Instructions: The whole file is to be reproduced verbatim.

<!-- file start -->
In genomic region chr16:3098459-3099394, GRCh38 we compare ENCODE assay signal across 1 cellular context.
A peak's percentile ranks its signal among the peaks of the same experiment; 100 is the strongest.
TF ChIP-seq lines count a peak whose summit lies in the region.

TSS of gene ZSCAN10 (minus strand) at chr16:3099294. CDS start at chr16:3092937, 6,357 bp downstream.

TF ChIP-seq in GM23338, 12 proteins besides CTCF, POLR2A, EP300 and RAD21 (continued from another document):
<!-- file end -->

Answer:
In genomic region chr16:3098459-3099394, GRCh38 we compare ENCODE assay signal across 1 cellular context.
A peak's percentile ranks its signal among the peaks of the same experiment; 100 is the strongest.
TF ChIP-seq lines count a peak whose summit lies in the region.

TSS of gene ZSCAN10 (minus strand) at chr16:3099294. CDS start at chr16:3092937, 6,357 bp downstream.

TF ChIP-seq in GM23338, 12 proteins besides CTCF, POLR2A, EP300 and RAD21 (continued from another document):